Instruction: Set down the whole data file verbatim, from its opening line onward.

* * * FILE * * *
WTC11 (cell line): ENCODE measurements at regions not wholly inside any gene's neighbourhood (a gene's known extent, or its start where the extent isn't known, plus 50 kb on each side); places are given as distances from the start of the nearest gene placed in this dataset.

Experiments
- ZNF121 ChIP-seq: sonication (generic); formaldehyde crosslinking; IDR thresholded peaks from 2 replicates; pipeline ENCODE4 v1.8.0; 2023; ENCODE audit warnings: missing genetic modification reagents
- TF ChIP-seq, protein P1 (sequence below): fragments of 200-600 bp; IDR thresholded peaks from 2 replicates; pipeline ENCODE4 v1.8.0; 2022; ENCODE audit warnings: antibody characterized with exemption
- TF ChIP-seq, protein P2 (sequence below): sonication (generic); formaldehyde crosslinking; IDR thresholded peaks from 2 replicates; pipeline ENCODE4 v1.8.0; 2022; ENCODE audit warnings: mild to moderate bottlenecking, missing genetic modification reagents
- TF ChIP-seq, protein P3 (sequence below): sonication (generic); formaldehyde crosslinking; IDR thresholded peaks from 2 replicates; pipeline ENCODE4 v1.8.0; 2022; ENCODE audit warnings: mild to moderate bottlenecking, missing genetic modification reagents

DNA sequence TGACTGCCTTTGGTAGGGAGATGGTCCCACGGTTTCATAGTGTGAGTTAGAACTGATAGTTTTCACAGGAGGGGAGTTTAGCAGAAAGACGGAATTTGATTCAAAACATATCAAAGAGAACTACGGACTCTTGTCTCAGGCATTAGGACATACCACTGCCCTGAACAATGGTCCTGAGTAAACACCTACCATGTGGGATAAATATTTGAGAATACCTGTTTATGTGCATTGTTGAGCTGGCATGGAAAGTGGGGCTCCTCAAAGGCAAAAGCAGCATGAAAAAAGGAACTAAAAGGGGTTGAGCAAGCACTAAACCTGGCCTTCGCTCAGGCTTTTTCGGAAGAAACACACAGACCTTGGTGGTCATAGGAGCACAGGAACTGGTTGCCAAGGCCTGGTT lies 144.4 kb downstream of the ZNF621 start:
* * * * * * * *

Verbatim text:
WTC11 (cell line): ENCODE measurements at regions not wholly inside any gene's neighbourhood (a gene's known extent, or its start where the extent isn't known, plus 50 kb on each side); places are given as distances from the start of the nearest gene placed in this dataset.

Experiments
- ZNF121 ChIP-seq: sonication (generic); formaldehyde crosslinking; IDR thresholded peaks from 2 replicates; pipeline ENCODE4 v1.8.0; 2023; ENCODE audit warnings: missing genetic modification reagents
- TF ChIP-seq, protein P1 (sequence below): fragments of 200-600 bp; IDR thresholded peaks from 2 replicates; pipeline ENCODE4 v1.8.0; 2022; ENCODE audit warnings: antibody characterized with exemption
- TF ChIP-seq, protein P2 (sequence below): sonication (generic); formaldehyde crosslinking; IDR thresholded peaks from 2 replicates; pipeline ENCODE4 v1.8.0; 2022; ENCODE audit warnings: mild to moderate bottlenecking, missing genetic modification reagents
- TF ChIP-seq, protein P3 (sequence below): sonication (generic); formaldehyde crosslinking; IDR thresholded peaks from 2 replicates; pipeline ENCODE4 v1.8.0; 2022; ENCODE audit warnings: mild to moderate bottlenecking, missing genetic modification reagents

DNA sequence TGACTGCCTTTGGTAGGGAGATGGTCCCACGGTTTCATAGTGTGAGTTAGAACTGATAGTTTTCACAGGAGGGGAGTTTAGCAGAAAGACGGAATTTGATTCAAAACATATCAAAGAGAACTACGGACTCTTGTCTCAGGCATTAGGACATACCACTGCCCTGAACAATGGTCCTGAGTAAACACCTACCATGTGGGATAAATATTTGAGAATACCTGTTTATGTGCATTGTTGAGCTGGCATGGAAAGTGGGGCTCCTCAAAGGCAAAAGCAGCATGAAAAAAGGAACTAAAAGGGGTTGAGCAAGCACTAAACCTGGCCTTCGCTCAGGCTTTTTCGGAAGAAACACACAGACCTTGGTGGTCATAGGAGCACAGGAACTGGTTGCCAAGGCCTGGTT lies 144.4 kb downstream of the ZNF621 start: